By Miriam Maina – Kamau , mCIPR
I am one person who enjoys a good advert. There are some that win my ‘awards’ and others, well let’s just say they tried. Whenever I see an ad on TV, a bill board, a newspaper or even in a magazine like BL, I try to imagine what the team that sat down to research, develop the concept, the ideas and come up with a story went through and what they were looking to achieve.
Research has shown that people buy stories. Each and every business has a story to tell; the struggles, the losses and the wins. A classic example is the recent campaign by Unilever, celebrating Blue Band in East Africa: ‘Helping moms grow great kids since 1955.’ The digital campaign was one that captured life as it was in the 1950s to the present day. It told a captivating story that falls in the social media trend popularly referred to as ‘throwbacks.’
Well, the marketing and sales team on the campaign may have recorded higher sales but the public relations (PR) team had their great wins too. The systems theory of PR states that PR is part of an open system and an organization should look into its environment and adjust its business activities to meet the needs of its stakeholders, echoing into the writings of Jim Macnamara, a public relations thought leader, who says that for PR to be effective, the team should strive to work with other departments within the organization.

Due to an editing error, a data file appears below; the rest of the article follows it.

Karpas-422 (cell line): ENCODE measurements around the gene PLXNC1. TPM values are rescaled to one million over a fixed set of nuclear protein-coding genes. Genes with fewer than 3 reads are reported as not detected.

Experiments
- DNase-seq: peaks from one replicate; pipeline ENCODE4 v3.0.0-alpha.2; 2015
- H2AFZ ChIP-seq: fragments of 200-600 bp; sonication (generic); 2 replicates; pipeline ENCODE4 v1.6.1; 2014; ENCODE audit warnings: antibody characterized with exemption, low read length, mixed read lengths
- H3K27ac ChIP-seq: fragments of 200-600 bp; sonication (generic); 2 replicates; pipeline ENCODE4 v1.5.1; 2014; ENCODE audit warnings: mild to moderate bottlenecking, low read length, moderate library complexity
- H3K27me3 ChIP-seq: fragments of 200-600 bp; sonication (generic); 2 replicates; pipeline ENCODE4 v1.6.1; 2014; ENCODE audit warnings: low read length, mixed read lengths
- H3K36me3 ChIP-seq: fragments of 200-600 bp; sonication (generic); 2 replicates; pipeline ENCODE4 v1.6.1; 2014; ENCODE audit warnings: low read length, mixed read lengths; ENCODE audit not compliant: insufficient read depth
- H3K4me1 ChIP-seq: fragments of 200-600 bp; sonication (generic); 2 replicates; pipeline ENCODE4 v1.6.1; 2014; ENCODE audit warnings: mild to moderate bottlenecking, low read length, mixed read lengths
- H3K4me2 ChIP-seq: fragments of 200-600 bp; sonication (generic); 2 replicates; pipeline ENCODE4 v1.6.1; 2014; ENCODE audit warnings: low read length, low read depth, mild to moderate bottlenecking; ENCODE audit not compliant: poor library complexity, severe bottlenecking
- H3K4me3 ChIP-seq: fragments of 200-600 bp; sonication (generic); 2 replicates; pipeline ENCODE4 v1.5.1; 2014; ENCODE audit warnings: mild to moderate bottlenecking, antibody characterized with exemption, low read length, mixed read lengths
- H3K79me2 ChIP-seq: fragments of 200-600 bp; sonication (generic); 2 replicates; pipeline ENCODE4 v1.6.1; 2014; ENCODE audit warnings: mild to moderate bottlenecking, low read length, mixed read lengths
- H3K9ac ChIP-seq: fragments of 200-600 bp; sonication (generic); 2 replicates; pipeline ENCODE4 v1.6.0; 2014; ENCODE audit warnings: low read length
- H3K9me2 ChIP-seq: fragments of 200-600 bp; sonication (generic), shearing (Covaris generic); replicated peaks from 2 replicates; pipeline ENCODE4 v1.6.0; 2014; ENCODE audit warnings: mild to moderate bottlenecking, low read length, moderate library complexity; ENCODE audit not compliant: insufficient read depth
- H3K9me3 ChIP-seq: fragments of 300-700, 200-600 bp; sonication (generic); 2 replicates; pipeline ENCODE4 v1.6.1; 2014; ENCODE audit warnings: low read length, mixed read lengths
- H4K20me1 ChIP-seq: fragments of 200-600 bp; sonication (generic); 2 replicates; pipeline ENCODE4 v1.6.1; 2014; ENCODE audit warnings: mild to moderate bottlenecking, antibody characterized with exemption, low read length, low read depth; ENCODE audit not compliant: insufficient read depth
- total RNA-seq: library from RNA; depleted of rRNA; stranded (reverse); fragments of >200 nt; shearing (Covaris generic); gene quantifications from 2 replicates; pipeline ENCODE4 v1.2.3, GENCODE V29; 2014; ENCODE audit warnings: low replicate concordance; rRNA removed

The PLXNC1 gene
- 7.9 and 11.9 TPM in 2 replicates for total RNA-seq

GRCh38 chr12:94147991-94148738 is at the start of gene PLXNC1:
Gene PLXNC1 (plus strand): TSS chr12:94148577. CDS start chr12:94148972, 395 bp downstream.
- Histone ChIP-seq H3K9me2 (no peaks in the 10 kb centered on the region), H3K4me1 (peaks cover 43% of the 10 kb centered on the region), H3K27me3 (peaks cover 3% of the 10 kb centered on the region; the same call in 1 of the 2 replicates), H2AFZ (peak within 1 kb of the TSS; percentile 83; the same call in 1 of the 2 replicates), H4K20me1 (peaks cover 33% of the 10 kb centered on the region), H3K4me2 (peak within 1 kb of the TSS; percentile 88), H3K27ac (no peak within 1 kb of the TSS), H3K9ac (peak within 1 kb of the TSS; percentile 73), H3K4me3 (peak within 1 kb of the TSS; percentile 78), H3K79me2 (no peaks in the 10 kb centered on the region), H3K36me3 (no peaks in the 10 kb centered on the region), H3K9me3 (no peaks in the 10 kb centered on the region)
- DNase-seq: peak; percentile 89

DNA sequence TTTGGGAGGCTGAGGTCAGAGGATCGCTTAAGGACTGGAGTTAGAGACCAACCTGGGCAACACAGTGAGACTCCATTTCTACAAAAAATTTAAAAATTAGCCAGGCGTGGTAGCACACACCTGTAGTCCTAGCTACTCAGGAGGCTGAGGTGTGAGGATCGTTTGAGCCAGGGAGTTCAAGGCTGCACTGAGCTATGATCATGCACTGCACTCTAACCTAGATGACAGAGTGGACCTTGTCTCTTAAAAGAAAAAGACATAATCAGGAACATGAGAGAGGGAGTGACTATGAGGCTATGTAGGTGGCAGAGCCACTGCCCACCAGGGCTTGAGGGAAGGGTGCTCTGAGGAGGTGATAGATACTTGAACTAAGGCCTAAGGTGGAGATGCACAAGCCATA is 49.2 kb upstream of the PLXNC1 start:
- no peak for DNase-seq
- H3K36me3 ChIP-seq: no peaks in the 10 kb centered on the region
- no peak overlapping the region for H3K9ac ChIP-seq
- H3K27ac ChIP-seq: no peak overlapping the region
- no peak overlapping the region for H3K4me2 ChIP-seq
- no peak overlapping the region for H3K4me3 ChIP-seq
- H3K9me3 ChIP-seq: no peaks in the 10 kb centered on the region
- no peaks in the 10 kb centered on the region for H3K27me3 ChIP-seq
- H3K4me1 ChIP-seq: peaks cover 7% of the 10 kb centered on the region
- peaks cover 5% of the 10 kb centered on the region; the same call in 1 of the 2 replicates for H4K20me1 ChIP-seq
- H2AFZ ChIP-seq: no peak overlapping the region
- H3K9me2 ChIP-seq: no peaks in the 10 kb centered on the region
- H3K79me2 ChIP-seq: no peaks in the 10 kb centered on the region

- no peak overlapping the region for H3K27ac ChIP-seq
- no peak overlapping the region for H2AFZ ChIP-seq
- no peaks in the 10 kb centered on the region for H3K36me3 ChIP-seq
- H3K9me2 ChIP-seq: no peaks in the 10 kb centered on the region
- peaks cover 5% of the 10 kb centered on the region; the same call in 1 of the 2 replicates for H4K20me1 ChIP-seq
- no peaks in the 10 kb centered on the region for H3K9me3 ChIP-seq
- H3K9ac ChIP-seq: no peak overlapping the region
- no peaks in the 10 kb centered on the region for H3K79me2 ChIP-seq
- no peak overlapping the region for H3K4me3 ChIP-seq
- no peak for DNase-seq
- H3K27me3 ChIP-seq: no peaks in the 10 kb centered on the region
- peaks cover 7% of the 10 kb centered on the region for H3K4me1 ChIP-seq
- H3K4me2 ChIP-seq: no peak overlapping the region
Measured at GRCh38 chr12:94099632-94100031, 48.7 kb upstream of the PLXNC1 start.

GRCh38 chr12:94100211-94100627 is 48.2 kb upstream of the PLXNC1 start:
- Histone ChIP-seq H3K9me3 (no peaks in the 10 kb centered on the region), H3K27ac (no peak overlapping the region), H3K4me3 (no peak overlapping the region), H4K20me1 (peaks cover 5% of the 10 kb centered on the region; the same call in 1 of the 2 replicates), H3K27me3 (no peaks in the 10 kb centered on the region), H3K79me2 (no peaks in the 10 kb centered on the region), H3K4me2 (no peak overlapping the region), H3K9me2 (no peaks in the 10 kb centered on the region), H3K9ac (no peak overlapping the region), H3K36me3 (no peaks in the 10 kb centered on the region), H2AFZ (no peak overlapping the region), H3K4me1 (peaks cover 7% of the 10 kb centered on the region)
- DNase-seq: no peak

Well, in the line of duty, PR practitioners only celebrate four achievements: increased awareness, behaviour change, attitude change and return on investment. In practice, before engaging in any campaign, PR must come up with strategies that will get them to realize the desired outcomes. Questions will range from ‘was there an increase in awareness among the target group following the campaign? Did the stakeholders’ behaviour and attitude towards the company change or improve? During and after the campaign, did the company record an increase in revenue/ sales? PR will be put to task to proof these wins and how to measure is a story for another day.
The art and the science
It is typical for different departments to have their own objectives tweaked from the corporate objectives. It can be an uphill task trying to get various departments to accommodate each other’s objectives and targets. But one line that PR tends to be connected to or associated with is marketing. In fact, established PR practitioners have come a long way in trying to distinguish the two and have even discouraged companies from establishing ‘blended’ positions such ‘PR and marketing managers.’ That notwithstanding, it is common to find PR and marketing roles overlapping.
As the Chartered Institute of Public Relations simply puts it: ‘PR is the discipline which looks after reputation, with the aim of earning understanding and support and influencing opinion and behaviour. It is the planned and sustained effort to establish and maintain goodwill and mutual understanding between an organization and its publics.’